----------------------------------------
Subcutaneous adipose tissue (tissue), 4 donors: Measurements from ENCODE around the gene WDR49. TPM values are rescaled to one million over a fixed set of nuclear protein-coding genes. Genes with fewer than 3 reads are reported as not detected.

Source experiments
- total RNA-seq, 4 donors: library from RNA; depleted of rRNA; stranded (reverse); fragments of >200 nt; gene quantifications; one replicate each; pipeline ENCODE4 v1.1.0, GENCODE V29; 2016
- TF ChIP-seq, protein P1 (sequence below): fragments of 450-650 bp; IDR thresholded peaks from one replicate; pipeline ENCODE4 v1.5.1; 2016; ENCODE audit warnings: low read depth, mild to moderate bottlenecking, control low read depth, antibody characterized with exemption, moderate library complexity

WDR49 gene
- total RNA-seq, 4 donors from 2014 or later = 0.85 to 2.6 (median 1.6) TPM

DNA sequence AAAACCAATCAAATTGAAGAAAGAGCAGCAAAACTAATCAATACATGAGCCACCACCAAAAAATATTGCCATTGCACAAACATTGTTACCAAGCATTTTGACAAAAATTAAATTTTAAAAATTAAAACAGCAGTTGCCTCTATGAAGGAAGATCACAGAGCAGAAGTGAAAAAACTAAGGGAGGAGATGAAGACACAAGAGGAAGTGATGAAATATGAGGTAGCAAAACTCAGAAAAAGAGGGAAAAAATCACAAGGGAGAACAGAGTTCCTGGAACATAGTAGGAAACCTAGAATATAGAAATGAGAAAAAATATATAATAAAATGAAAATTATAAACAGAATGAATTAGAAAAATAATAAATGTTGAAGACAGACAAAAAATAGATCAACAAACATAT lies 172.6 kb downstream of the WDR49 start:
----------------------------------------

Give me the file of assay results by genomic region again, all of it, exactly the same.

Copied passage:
Subcutaneous adipose tissue (tissue), 4 donors: Measurements from ENCODE around the gene WDR49. TPM values are rescaled to one million over a fixed set of nuclear protein-coding genes. Genes with fewer than 3 reads are reported as not detected.

Source experiments
- total RNA-seq, 4 donors: library from RNA; depleted of rRNA; stranded (reverse); fragments of >200 nt; gene quantifications; one replicate each; pipeline ENCODE4 v1.1.0, GENCODE V29; 2016
- TF ChIP-seq, protein P1 (sequence below): fragments of 450-650 bp; IDR thresholded peaks from one replicate; pipeline ENCODE4 v1.5.1; 2016; ENCODE audit warnings: low read depth, mild to moderate bottlenecking, control low read depth, antibody characterized with exemption, moderate library complexity

WDR49 gene
- total RNA-seq, 4 donors from 2014 or later = 0.85 to 2.6 (median 1.6) TPM

DNA sequence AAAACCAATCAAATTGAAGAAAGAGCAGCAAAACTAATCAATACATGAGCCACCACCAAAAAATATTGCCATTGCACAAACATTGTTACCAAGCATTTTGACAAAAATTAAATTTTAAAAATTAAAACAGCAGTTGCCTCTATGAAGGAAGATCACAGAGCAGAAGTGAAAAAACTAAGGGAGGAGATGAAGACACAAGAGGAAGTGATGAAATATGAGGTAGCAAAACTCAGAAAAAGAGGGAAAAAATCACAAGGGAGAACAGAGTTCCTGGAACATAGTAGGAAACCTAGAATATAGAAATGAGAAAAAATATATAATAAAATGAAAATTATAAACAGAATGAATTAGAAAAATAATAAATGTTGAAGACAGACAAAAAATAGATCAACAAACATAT lies 172.6 kb downstream of the WDR49 start: